I’m dreaming of a green 2024

The push for sustainability among businesses continues to gather pace. Competition authorities around the world have increasingly been taking note. At least in Europe and the UK, there is broad consensus that competition regulation should not stand in the way of sustainable collaboration and that in fact, competition can be a key driver of success in the promotion of ESG goals. 2023 saw the introduction of additional guidance for businesses seeking to collaborate in relation to sustainable initiatives including the updated EU Horizontal Guidance which came in to force in July 2023 (see here), the EU guidelines on how to design sustainability agreements in the field of agriculture which came in to force in December 2023 (see here), and the CMA’s Green Agreements Guidance which came into force in October 2023 (see here) as well as the first informal guidance on a sustainability co-operation (see here).

We recommissioned a survey, first undertaken in 2020, to gauge the temperature among sustainability professionals. How has the landscape changed in the last three years? Does competition regulation remain an obstacle for those seeking to pursue sustainability goals? The survey reflects the views of over 500 sustainability professionals across the UK, USA, France, Germany, and the Netherlands and compares their responses to those received in 2020.

Key survey results

The research indicates that 82% of sustainability professionals polled consider collaboration with peers to be critical in driving sustainability goals. And while the exact projects that businesses want to collaborate on had shifted slightly, the desire to work together on sustainability projects remains high.

Our findings show that the majority of sustainability professionals still view competition law as a barrier to sustainable collaborations, with an increasing number highlighting that competition law has played a role in them not pursuing a particular sustainability project. But there are positive signs.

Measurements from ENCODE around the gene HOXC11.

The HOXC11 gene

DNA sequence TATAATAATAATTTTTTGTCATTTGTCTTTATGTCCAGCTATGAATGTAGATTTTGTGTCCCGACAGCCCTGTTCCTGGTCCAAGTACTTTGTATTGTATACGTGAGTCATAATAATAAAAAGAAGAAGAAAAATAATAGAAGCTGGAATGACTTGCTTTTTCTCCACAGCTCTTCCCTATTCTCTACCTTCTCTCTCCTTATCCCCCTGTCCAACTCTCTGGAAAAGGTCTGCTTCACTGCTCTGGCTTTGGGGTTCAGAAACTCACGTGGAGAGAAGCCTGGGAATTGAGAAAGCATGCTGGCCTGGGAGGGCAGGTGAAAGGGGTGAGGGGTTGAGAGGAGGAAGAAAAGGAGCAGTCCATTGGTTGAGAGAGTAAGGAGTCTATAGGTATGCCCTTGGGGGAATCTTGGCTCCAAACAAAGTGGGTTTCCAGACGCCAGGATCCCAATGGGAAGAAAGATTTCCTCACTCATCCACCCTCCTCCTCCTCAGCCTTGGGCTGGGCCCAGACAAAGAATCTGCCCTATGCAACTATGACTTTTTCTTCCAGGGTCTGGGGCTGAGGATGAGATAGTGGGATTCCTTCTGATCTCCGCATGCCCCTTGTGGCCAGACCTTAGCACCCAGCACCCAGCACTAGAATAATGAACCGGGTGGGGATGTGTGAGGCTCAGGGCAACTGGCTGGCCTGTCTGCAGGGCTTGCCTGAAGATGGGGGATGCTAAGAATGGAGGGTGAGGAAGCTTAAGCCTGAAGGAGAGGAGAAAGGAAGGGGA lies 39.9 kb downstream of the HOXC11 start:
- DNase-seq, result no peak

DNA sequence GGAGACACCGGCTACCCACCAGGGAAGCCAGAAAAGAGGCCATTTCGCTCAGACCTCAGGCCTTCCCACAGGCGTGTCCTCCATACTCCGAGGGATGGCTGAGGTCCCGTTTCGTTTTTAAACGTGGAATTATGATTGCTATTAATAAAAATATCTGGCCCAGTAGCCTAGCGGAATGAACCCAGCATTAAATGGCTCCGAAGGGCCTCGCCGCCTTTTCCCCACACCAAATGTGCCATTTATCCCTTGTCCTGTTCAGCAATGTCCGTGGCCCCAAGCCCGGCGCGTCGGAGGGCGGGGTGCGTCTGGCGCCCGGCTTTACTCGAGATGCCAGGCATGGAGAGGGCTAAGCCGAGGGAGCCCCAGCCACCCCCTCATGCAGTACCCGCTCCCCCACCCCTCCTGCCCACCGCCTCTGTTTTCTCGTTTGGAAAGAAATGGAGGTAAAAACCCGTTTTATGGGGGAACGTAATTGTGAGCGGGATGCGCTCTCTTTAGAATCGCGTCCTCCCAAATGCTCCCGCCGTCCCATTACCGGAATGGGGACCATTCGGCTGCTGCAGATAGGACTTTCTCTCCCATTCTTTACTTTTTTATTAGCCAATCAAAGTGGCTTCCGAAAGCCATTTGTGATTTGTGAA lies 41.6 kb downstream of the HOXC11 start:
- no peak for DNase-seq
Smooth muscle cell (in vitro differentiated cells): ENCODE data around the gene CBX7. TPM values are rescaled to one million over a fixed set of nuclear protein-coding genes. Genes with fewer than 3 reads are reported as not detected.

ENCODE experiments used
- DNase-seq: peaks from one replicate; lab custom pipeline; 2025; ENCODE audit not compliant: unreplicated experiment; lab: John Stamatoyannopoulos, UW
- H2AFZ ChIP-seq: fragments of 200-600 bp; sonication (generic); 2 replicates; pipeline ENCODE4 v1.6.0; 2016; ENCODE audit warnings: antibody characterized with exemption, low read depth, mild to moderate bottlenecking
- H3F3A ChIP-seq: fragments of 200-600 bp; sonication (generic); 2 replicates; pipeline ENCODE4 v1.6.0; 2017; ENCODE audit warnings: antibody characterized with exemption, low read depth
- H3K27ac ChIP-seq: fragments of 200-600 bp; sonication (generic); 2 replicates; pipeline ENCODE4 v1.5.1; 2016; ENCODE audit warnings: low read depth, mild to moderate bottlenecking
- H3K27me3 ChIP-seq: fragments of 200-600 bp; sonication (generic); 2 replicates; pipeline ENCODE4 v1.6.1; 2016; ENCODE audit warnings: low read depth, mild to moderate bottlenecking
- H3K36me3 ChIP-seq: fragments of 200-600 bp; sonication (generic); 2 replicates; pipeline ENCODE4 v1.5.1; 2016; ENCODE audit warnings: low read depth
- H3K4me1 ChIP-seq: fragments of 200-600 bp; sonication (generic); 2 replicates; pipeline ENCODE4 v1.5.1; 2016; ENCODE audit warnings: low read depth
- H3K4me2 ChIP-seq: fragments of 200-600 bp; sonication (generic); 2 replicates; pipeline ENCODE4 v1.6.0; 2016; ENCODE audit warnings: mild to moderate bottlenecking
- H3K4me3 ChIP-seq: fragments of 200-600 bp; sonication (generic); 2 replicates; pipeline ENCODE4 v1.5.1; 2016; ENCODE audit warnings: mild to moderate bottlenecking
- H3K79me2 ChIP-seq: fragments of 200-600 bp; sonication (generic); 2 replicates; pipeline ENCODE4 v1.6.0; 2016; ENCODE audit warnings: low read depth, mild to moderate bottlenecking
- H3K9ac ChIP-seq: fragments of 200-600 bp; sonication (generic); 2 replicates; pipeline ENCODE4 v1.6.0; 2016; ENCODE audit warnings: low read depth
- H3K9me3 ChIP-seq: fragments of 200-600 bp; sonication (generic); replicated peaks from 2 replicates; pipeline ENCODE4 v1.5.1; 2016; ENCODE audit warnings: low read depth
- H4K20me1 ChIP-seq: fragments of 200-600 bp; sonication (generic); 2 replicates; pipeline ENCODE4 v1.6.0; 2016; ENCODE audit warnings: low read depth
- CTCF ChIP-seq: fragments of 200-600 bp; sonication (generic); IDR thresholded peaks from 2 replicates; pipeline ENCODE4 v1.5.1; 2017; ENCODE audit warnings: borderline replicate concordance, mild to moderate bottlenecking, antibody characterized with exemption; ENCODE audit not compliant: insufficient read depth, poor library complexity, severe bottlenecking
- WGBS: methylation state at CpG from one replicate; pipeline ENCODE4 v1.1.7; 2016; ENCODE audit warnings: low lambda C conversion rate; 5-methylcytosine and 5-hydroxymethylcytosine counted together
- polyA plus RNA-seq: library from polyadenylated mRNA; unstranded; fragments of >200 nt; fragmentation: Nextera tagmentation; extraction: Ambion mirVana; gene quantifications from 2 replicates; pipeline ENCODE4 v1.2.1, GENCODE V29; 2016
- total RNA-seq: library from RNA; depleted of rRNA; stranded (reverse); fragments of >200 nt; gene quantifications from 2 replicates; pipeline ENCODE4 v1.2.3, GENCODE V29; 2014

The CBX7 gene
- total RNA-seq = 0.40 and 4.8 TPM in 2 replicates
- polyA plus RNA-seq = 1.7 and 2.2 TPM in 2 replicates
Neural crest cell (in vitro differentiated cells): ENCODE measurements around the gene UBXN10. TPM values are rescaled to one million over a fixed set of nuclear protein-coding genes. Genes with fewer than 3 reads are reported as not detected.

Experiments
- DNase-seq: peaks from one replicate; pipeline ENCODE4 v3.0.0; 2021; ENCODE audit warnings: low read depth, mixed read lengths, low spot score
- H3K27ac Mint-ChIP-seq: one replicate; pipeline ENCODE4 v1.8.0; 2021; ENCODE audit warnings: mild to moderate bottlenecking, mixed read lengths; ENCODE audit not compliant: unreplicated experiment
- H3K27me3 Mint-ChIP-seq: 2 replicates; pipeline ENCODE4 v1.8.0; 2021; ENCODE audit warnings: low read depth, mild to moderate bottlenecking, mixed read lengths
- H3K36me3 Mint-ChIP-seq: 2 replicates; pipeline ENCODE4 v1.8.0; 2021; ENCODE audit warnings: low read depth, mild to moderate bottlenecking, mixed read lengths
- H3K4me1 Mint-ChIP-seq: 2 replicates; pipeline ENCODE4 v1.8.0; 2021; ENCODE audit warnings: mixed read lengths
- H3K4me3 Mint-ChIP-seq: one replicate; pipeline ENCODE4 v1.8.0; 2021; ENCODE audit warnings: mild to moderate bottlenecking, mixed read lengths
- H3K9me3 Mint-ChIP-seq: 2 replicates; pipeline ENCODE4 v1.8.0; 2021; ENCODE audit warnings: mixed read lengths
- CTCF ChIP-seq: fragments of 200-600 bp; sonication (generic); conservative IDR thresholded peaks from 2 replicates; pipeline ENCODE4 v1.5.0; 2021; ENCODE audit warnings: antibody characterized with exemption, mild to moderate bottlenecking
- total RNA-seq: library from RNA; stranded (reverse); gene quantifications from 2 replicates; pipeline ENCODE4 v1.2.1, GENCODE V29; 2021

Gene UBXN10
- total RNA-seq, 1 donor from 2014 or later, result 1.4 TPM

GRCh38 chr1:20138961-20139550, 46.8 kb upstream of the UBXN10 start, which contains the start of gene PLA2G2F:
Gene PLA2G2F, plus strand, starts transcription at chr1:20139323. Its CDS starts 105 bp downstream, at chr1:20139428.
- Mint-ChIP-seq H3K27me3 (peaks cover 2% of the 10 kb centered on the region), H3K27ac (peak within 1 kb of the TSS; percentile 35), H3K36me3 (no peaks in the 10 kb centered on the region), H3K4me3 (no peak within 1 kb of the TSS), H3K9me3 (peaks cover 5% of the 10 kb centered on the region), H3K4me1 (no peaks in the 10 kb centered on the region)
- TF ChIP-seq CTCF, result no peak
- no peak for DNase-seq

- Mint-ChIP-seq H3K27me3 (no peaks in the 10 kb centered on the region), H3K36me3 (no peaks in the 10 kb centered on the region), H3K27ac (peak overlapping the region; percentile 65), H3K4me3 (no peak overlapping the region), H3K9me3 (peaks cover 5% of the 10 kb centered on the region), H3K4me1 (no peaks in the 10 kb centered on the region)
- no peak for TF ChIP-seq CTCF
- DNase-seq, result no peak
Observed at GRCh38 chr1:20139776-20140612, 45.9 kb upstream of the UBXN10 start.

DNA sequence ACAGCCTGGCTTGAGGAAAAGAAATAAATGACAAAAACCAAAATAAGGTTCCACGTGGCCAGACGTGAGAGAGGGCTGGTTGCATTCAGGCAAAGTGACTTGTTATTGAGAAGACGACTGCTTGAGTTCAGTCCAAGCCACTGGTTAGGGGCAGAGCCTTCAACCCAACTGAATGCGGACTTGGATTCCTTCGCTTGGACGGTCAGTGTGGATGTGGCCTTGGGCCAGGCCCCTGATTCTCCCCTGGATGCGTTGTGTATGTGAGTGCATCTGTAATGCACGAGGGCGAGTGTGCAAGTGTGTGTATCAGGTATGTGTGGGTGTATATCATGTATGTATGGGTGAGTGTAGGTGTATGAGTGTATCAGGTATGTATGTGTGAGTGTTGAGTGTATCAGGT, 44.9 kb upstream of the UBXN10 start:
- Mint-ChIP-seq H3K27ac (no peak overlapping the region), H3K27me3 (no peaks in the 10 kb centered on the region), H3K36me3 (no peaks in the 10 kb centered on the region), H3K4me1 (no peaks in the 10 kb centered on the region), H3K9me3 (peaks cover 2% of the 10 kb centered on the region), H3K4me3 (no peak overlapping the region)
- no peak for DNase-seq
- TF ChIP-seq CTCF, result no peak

The survey indicates that a significant majority of participants feel increasingly confident to work together where guidance on sustainable collaboration has been published by competition authorities. This shows that where competition authorities have provided clear direction (e.g. in the EU and UK) this is welcomed as a way forward.

There is still some way to go in increasing confidence among firms to pursue sustainability goals which are crucial to managing the climate emergency. And notably there is no sign of guidance in the US – on the contrary, firms need to grapple with a different political landscape and legal framework, against a backdrop of active threats of climate-related antitrust litigation (see here). Nevertheless, this most recent survey shows that progress has been made in the last three years.

Where next?

The next frontier for sustainability collaborations could well be in the Asia Pacific region. As sustainability and ESG considerations now are front and centre in Asian boardrooms, the need to collaborate in a competition law compliant manner is ever more important. The New Zealand, Japanese and Singapore agencies published detailed guidance in 2023 and other regulators look set to jump on the band wagon.  Learn more by listening to our podcast.

And we may also see sustainability considerations start to feature more heavily in merger control. As we have previously written, this is theoretically possible in the EU and UK, but there are no cases yet. Leading the pack here is Australia which is the first authority to have cleared a merger on environmental grounds – the ACCC recently concluded that the public benefits of an acquisition (by increasing investment in renewable power) outweighed anti-competitive effects.

A full copy of our survey is available here and you can listen to our Partners Annamaria Mangiaracina and Jonathan Ford discuss the results in a webinar with Alexander Winterstein (EC), Martijn Snoep (Dutch ACM) and Denise Hearn (University of British Colombia) here.